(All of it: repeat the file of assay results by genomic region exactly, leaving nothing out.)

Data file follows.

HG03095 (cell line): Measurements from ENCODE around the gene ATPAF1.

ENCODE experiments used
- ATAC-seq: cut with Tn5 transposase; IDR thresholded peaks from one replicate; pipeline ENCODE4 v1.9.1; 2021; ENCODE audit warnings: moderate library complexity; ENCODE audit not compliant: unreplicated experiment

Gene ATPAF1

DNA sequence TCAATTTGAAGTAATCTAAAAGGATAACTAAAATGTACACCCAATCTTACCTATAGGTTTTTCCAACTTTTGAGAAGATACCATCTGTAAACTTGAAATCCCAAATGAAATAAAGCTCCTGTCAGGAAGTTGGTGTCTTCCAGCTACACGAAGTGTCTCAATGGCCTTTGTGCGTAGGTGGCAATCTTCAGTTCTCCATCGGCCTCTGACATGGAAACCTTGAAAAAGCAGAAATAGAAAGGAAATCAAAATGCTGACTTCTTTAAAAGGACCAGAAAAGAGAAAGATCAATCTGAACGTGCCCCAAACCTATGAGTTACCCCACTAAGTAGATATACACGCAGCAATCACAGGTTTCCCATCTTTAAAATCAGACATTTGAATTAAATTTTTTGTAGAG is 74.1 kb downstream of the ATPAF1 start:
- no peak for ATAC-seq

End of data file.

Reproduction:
HG03095 (cell line): Measurements from ENCODE around the gene ATPAF1.

ENCODE experiments used
- ATAC-seq: cut with Tn5 transposase; IDR thresholded peaks from one replicate; pipeline ENCODE4 v1.9.1; 2021; ENCODE audit warnings: moderate library complexity; ENCODE audit not compliant: unreplicated experiment

Gene ATPAF1

DNA sequence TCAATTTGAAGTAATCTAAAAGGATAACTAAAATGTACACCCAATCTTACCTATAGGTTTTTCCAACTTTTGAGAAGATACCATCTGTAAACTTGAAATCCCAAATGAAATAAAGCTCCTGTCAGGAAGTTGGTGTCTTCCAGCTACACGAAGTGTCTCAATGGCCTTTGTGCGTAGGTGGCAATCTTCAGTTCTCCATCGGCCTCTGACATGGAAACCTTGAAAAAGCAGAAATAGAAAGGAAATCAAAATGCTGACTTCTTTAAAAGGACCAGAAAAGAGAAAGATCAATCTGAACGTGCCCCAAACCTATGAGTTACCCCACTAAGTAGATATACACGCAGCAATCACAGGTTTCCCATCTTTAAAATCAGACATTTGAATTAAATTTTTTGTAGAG is 74.1 kb downstream of the ATPAF1 start:
- no peak for ATAC-seq